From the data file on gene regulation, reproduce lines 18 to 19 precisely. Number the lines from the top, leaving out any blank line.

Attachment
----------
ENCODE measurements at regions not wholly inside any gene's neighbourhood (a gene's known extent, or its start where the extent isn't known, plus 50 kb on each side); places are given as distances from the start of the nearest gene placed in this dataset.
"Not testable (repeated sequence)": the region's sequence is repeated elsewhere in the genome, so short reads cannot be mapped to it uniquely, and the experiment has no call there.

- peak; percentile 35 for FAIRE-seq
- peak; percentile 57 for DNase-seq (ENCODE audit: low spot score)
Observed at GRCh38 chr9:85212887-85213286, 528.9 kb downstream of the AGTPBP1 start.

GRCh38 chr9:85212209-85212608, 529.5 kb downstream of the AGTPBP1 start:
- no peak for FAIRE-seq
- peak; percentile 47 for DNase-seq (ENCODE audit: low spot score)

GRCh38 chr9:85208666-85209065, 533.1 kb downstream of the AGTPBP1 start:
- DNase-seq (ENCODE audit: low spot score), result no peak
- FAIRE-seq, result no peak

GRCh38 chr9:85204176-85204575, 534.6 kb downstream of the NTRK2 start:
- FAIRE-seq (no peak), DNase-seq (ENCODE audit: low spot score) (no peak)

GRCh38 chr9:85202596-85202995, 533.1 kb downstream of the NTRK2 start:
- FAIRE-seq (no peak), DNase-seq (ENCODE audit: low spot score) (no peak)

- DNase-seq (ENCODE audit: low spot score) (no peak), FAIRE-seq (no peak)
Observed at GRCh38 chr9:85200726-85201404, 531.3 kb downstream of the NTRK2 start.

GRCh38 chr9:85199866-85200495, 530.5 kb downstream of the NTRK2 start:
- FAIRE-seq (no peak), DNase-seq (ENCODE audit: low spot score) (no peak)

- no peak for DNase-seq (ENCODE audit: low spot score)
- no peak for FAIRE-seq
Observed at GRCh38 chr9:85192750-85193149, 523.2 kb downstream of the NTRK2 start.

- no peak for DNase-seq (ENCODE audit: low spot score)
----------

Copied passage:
GRCh38 chr9:85199866-85200495, 530.5 kb downstream of the NTRK2 start:
- FAIRE-seq (no peak), DNase-seq (ENCODE audit: low spot score) (no peak)